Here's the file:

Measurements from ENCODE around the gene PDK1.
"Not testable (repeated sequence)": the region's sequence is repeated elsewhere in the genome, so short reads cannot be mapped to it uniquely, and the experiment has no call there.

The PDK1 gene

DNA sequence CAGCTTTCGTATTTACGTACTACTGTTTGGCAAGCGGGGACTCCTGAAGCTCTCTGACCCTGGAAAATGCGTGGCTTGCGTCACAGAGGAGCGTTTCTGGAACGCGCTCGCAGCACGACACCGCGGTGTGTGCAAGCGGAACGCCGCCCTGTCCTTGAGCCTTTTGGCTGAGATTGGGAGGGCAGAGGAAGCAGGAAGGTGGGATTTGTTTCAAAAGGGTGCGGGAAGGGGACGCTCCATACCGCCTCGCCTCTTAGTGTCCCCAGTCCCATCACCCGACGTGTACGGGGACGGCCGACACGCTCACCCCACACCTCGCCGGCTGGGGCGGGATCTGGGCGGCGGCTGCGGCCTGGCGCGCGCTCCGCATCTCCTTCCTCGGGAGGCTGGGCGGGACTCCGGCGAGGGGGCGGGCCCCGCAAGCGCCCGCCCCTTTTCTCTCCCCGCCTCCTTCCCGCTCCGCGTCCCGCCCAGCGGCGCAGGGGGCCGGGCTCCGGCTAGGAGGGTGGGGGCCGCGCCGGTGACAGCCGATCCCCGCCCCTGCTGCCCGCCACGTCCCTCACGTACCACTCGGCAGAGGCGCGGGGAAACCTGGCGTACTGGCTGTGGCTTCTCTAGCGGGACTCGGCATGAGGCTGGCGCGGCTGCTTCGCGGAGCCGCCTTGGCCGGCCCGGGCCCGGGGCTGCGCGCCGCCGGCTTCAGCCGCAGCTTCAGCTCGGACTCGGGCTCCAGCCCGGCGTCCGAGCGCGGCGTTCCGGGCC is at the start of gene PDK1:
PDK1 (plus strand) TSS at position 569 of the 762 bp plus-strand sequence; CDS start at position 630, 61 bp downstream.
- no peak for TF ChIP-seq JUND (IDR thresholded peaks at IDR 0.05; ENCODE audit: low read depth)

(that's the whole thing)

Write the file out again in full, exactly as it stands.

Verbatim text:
Measurements from ENCODE around the gene PDK1.
"Not testable (repeated sequence)": the region's sequence is repeated elsewhere in the genome, so short reads cannot be mapped to it uniquely, and the experiment has no call there.

The PDK1 gene

DNA sequence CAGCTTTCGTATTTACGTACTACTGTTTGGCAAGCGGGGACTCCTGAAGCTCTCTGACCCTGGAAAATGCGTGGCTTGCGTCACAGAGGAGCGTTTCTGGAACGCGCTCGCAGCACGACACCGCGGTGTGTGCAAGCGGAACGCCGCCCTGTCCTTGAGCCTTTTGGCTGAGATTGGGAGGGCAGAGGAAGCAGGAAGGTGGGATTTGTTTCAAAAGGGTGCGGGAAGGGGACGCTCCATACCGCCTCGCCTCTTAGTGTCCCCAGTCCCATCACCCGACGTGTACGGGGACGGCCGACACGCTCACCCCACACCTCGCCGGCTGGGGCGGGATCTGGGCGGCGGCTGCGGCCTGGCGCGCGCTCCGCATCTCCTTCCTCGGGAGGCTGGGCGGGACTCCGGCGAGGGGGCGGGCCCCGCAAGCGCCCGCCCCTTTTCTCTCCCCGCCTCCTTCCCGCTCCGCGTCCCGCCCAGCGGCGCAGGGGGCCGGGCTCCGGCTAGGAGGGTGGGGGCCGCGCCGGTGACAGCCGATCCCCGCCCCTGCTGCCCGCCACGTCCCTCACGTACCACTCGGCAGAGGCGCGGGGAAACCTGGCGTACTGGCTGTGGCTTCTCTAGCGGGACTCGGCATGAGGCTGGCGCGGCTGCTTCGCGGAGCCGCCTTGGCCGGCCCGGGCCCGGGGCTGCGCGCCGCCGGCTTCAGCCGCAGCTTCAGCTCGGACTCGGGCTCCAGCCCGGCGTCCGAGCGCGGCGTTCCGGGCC is at the start of gene PDK1:
PDK1 (plus strand) TSS at position 569 of the 762 bp plus-strand sequence; CDS start at position 630, 61 bp downstream.
- no peak for TF ChIP-seq JUND (IDR thresholded peaks at IDR 0.05; ENCODE audit: low read depth)